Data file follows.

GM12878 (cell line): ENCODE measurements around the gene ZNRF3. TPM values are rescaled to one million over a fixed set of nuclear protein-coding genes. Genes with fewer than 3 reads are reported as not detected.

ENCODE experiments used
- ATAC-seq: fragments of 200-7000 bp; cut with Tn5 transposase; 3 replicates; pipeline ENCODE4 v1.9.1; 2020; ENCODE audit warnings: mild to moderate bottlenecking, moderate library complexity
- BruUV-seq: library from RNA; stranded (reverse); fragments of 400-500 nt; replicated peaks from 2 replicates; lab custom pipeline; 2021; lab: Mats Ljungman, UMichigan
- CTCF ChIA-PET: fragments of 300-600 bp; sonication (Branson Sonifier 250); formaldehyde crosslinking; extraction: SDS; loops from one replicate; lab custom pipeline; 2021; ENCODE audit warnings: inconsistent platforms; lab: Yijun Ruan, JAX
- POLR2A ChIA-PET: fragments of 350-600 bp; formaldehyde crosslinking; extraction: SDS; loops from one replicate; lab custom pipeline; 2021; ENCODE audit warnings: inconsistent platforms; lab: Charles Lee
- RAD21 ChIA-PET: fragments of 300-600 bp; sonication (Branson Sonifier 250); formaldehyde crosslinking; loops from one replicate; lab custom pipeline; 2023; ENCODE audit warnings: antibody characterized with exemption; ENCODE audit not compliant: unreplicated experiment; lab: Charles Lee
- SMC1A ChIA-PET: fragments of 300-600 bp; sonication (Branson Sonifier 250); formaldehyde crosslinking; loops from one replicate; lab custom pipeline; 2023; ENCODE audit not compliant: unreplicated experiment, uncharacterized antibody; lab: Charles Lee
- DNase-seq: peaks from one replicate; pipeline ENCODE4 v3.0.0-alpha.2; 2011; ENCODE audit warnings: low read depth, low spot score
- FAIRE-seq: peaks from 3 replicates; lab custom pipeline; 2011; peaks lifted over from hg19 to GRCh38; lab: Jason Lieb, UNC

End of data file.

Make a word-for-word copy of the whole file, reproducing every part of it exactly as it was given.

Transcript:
GM12878 (cell line): ENCODE measurements around the gene ZNRF3. TPM values are rescaled to one million over a fixed set of nuclear protein-coding genes. Genes with fewer than 3 reads are reported as not detected.

ENCODE experiments used
- ATAC-seq: fragments of 200-7000 bp; cut with Tn5 transposase; 3 replicates; pipeline ENCODE4 v1.9.1; 2020; ENCODE audit warnings: mild to moderate bottlenecking, moderate library complexity
- BruUV-seq: library from RNA; stranded (reverse); fragments of 400-500 nt; replicated peaks from 2 replicates; lab custom pipeline; 2021; lab: Mats Ljungman, UMichigan
- CTCF ChIA-PET: fragments of 300-600 bp; sonication (Branson Sonifier 250); formaldehyde crosslinking; extraction: SDS; loops from one replicate; lab custom pipeline; 2021; ENCODE audit warnings: inconsistent platforms; lab: Yijun Ruan, JAX
- POLR2A ChIA-PET: fragments of 350-600 bp; formaldehyde crosslinking; extraction: SDS; loops from one replicate; lab custom pipeline; 2021; ENCODE audit warnings: inconsistent platforms; lab: Charles Lee
- RAD21 ChIA-PET: fragments of 300-600 bp; sonication (Branson Sonifier 250); formaldehyde crosslinking; loops from one replicate; lab custom pipeline; 2023; ENCODE audit warnings: antibody characterized with exemption; ENCODE audit not compliant: unreplicated experiment; lab: Charles Lee
- SMC1A ChIA-PET: fragments of 300-600 bp; sonication (Branson Sonifier 250); formaldehyde crosslinking; loops from one replicate; lab custom pipeline; 2023; ENCODE audit not compliant: unreplicated experiment, uncharacterized antibody; lab: Charles Lee
- DNase-seq: peaks from one replicate; pipeline ENCODE4 v3.0.0-alpha.2; 2011; ENCODE audit warnings: low read depth, low spot score
- FAIRE-seq: peaks from 3 replicates; lab custom pipeline; 2011; peaks lifted over from hg19 to GRCh38; lab: Jason Lieb, UNC